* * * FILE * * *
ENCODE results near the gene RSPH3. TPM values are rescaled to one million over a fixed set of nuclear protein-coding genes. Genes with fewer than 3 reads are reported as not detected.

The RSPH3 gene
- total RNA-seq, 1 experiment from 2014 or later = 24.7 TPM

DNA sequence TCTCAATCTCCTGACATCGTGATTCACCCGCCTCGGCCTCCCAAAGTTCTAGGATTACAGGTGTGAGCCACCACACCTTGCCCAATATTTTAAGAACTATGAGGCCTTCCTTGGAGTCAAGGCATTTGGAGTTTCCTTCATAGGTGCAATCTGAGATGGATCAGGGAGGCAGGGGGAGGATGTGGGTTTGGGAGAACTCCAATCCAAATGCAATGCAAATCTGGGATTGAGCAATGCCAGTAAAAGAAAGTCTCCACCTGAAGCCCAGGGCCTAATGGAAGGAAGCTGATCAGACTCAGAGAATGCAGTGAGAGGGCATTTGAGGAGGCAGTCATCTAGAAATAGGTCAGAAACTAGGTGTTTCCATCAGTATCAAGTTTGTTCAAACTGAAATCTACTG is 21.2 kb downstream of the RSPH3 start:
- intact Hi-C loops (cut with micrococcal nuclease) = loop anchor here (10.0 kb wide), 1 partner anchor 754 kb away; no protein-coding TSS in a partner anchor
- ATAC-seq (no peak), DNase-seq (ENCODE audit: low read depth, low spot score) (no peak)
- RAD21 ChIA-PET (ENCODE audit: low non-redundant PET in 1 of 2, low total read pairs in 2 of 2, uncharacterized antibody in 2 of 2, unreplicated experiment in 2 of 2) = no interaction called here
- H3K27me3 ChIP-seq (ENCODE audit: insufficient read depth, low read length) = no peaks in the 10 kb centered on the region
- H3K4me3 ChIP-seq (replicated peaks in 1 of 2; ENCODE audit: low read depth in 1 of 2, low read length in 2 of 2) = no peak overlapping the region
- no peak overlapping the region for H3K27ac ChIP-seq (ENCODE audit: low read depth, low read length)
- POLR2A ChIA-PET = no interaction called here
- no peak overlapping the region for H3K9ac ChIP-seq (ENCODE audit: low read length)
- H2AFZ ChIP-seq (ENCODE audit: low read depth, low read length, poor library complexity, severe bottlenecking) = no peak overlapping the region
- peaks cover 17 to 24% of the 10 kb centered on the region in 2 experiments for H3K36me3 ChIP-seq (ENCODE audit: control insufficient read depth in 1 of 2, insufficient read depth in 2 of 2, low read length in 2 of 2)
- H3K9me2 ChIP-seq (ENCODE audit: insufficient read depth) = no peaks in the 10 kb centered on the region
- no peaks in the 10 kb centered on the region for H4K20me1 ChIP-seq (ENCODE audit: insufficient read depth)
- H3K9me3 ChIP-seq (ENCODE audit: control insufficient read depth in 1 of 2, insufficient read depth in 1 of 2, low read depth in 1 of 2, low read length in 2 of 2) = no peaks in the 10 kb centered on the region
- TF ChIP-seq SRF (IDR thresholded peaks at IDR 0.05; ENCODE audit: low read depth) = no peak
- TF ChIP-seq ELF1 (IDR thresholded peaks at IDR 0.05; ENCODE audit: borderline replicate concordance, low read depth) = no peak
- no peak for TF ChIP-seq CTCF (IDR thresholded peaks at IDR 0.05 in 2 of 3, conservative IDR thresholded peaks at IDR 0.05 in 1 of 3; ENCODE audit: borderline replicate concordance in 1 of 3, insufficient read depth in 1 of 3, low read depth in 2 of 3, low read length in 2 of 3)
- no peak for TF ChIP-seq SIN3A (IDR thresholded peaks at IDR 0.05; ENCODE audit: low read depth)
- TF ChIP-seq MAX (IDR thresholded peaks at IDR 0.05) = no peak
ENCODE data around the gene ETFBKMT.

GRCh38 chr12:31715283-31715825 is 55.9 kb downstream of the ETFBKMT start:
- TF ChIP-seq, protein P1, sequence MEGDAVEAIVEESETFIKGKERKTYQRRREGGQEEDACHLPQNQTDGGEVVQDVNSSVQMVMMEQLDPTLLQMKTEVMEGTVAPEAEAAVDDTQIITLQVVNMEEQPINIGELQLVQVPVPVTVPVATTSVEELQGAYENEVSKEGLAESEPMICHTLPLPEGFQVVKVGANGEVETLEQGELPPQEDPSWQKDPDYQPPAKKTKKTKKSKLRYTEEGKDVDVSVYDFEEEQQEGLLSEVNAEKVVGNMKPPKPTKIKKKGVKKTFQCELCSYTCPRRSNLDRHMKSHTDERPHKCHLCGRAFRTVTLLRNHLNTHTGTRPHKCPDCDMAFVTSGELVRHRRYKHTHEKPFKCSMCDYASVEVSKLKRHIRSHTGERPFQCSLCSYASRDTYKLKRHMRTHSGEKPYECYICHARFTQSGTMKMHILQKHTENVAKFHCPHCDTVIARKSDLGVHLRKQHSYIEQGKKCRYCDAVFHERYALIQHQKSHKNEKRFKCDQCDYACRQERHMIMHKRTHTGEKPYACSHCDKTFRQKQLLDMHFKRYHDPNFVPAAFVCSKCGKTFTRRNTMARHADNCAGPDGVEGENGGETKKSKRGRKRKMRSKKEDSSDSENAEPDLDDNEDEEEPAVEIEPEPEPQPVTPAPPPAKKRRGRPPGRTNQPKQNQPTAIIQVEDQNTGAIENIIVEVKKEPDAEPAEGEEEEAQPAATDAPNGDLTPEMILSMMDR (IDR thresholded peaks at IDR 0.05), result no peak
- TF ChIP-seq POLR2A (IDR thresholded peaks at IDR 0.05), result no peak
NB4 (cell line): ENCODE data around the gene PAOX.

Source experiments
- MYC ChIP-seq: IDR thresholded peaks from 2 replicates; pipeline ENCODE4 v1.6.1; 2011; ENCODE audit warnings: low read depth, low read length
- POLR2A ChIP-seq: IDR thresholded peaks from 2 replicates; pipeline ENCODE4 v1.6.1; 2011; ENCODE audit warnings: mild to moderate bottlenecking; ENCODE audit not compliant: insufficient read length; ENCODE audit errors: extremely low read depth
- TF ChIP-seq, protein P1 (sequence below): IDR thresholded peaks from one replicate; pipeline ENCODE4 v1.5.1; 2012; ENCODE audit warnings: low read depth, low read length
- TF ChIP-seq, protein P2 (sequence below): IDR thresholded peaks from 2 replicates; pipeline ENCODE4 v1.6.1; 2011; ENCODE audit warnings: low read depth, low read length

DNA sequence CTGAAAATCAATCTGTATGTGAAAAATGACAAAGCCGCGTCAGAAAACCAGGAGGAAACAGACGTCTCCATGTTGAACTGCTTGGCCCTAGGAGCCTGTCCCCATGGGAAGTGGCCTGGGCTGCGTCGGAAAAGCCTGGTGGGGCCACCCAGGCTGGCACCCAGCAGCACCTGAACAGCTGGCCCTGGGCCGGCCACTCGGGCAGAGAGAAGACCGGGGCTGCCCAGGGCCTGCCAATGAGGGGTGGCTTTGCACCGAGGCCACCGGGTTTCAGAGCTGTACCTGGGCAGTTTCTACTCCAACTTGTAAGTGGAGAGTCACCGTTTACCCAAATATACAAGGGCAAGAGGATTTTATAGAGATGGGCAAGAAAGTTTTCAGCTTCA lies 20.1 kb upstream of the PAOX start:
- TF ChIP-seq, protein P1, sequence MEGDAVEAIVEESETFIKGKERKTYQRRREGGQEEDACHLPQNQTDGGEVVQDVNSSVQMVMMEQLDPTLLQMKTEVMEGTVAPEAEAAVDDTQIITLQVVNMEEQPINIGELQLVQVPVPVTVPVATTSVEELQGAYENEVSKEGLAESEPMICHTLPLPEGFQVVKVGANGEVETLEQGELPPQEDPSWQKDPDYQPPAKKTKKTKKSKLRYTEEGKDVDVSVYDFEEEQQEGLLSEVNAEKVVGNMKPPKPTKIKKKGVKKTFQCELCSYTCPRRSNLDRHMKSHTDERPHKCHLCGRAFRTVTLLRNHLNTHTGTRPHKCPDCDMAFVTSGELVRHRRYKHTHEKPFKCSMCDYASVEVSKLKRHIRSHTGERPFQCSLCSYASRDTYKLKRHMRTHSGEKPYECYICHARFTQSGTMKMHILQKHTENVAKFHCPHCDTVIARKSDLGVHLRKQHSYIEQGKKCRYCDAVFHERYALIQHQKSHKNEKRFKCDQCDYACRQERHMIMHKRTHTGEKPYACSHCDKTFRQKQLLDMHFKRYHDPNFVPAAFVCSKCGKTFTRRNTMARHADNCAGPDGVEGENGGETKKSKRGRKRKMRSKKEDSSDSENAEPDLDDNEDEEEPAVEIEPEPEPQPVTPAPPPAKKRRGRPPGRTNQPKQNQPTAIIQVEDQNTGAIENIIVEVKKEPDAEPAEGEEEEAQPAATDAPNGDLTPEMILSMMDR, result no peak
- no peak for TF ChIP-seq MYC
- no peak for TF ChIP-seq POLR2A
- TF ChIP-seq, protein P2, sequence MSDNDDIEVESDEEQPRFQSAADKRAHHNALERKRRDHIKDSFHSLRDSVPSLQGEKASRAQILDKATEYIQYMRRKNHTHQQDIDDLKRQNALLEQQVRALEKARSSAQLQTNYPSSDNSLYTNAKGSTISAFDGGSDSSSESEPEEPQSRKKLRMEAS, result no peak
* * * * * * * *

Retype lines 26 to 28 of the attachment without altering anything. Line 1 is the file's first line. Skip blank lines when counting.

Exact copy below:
- TF ChIP-seq POLR2A (IDR thresholded peaks at IDR 0.05), result no peak
NB4 (cell line): ENCODE data around the gene PAOX.

Source experiments